Illinois Bill Would Make Life Even More Difficult For Single Moms
By aaroncynic in News on Feb 20, 2016 4:00PM
New legislation filed in Springfield could make it extremely tough to be a single mother.
If a father is not listed on a birth certificate to a newborn child, the bill says a birth certificate would not be issued for that child and any hopes of receiving financial assistance, if needed, would be dashed. The bill does this by amending the Vital Records Act. You may be shocked to hear that HB6064, filed last week, is being sponsored by two white Republican men: Rep. John D. Cavaletto of Salem (which is a couple hours outside St. Louis), and Keith Wheeler, who represents the western 'burbs.
Here's a snippet from the proposed legislation:
“Provides that if the unmarried mother cannot or refuses to name the child's father, either a father must be conclusively established by DNA evidence or, within 30 days after birth, another family member who will financially provide for the child must be named, in court, on the birth certificate. Provides that absent DNA evidence or a family member's name, a birth certificate will not be issued and the mother will be ineligible for financial aid from the State for support of the child.”
In other words, despite this being the year 2016, some lawmakers feel a single mother has to prove she’s somehow deserving of state aid.
If this sounds slightly familiar, it may be because it echoes some racist and classist remarks by another republican legislator, State Rep. Jeanne Ives. In September of last year, there was a floor debate in the House that ultimately killed a bill that would’ve restored subsidies lost due to the budget impasse. During this debate, Ives said:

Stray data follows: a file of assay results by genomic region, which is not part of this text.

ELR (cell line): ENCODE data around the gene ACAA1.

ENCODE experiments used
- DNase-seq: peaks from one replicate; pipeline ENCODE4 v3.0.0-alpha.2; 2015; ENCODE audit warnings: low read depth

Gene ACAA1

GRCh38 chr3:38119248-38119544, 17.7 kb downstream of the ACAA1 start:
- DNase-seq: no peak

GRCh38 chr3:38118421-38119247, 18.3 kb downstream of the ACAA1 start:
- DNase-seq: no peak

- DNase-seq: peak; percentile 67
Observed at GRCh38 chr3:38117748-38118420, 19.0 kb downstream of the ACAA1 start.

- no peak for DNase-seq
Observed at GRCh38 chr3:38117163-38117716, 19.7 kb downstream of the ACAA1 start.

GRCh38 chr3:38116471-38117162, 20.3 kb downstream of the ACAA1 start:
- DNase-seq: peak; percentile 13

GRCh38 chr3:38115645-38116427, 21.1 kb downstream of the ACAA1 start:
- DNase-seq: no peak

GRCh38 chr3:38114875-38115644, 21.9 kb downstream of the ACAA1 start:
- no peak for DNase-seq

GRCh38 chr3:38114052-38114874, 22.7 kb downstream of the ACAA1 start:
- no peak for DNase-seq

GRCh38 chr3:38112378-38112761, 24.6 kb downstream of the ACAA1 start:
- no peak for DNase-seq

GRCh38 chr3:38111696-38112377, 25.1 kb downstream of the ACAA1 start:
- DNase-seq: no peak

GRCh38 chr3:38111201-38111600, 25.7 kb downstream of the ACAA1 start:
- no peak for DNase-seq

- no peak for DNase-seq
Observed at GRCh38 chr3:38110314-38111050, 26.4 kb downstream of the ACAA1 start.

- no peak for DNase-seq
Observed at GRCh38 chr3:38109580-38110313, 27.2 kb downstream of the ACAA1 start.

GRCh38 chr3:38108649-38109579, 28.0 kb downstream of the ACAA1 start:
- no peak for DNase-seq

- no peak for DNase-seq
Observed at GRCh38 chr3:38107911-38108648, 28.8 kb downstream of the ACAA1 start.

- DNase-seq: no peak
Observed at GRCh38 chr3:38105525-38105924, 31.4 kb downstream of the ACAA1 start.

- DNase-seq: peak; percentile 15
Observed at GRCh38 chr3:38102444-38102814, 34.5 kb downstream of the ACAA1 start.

"You need to have verifiable need. You better know who the daddy is and whether or not he can afford that child and whether or not the taxpayers should be funding that or if there's actual child support he can provide.”
While it’s entirely possible the legislation may never make it out of the rules committee, and would more than likely die due to the Democratic supermajority in the House, it’s still troublesome. “This is a punitive and outrageous bill that would have a hugely negative impact on those most likely in need of safety net programs and support,” said Ed Yohnka of the Illinois American Civil Liberties Union.
We reached out to co-Sponsor Rep. Keith Wheeler, who did not return a request for comment.